- Students who needed special education had their own separate class
- Sometimes, there were students who “failed” or “skipped” a year
- There were Education assistants but they were in the Special Education room
- Discipline was meted out with a strap or a belt
- There were 29 or some other number students in your class
Fast forward to today and so many of these things have changed for the better. Way better.
So, maybe the good ol’ days weren’t so good after all. It’s a message for those who would like to see education in the province return to this way of doing business.
Of course, the good old days weren’t necessarily like this in private schools.
Rola Tibshirani is back blogging. Yay!
This is kind of a long blog post as she catches us up on what’s going on in her professional life. The first part reveals a great part of her philosophy of teaching and the students she greets every day.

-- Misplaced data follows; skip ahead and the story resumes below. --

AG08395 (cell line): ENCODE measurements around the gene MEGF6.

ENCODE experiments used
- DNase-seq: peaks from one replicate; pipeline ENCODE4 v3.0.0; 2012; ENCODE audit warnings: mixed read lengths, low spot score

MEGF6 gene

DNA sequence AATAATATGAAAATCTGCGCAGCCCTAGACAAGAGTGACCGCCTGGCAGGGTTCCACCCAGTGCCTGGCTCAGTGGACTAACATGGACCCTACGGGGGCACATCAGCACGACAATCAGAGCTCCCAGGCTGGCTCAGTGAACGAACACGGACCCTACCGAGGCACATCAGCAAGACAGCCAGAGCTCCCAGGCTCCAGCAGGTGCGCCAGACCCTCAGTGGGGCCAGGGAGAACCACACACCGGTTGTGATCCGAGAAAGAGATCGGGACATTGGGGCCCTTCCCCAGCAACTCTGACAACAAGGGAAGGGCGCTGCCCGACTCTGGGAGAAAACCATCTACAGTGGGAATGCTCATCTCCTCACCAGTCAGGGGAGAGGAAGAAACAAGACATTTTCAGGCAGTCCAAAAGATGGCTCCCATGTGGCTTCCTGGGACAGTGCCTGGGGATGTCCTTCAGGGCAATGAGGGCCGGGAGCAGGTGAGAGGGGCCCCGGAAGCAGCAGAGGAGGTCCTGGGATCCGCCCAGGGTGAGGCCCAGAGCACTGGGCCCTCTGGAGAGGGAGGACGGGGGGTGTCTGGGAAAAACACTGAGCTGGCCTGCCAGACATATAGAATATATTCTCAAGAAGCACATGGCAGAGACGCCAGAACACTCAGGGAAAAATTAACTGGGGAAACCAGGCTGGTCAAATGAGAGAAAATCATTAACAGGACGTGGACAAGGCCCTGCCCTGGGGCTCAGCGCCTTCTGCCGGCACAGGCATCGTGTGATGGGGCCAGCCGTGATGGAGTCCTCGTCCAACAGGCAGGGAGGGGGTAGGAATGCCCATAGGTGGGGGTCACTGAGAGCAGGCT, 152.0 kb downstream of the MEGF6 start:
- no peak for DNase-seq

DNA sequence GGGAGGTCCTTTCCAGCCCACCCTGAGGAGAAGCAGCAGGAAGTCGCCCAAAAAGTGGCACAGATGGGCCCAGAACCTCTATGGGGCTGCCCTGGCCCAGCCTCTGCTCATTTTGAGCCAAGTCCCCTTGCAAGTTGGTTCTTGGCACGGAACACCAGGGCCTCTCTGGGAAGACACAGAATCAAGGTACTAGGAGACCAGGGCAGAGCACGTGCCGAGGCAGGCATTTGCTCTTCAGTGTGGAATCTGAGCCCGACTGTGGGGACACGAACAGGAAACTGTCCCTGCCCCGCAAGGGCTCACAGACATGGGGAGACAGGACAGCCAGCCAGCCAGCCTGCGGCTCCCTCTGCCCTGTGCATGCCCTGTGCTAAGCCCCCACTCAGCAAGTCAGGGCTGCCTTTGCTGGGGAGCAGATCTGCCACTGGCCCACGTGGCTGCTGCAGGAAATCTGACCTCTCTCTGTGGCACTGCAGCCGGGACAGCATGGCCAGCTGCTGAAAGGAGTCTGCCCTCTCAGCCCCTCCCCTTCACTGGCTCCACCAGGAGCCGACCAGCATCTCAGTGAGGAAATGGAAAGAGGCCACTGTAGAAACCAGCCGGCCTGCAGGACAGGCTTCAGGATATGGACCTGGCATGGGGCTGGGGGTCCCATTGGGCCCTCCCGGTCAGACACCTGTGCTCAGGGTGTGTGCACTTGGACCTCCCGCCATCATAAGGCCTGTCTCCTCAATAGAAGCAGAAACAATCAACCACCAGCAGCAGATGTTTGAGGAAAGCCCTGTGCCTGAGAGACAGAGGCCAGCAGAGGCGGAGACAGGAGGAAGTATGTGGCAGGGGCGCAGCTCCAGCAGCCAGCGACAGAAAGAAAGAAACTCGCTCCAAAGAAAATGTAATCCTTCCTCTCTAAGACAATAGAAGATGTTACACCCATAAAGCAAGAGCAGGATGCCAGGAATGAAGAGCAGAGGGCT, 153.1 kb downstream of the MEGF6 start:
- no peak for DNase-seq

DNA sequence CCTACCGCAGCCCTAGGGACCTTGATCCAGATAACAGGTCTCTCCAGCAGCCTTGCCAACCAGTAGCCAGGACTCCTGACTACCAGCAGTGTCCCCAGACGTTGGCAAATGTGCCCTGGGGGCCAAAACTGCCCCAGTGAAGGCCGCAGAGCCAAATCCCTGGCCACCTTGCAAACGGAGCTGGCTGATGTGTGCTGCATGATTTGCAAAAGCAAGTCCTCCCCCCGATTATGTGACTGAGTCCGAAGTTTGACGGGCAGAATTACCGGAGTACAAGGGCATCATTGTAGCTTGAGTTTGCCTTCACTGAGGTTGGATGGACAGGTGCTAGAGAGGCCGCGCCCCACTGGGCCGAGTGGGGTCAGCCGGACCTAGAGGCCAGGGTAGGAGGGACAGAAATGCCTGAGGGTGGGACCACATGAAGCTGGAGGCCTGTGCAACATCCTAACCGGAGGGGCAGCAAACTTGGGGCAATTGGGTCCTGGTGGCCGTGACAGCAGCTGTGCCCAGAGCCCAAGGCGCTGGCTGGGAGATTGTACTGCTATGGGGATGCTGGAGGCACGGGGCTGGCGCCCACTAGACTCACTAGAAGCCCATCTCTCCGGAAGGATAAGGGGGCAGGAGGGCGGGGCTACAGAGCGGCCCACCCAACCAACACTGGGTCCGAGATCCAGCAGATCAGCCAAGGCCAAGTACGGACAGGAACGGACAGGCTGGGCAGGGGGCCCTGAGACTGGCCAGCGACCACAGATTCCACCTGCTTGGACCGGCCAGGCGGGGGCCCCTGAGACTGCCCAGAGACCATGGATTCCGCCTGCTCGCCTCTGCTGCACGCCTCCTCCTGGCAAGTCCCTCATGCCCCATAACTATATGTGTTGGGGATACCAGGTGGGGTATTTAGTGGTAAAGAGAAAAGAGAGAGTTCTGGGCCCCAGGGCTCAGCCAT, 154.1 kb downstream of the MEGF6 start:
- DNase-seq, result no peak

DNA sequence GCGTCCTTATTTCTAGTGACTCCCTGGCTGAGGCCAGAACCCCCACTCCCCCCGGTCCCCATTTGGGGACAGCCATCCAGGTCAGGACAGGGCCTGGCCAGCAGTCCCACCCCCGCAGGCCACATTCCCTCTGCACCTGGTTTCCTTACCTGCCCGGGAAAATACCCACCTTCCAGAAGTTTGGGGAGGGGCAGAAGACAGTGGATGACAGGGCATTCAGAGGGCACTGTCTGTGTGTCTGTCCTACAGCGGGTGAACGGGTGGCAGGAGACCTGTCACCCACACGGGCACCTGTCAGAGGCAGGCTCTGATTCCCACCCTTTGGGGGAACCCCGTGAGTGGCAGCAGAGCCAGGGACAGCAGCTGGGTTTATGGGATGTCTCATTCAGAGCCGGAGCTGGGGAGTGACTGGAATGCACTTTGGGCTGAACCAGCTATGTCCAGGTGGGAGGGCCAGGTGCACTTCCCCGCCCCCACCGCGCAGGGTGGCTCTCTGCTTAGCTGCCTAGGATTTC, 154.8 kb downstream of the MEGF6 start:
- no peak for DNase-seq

There is so much in that one paragraph! You’ll find that that is but a start when you read her post.
In addition to all this, Rola shares a couple of presentations that she gave during the fall…
- BIT 2019 – How Does Collaborative Learning Support Social Emotional Learning
- TransformEd – Unlock limitless learning
And slidedecks that go along with this. I found the second one particularly powerful since it’s a collection of Twitter messages. The messages themselves are powerful but even more power lies in the ability for a teacher to reach out to a network to support their work.
By itself, that’s an important takeaway message.
This section is actually two posts – one from Lisa Corbett and the other from Paul McGuire. Both deal with feedback although in a couple of different ways. Yet, there’s a common thread that binds.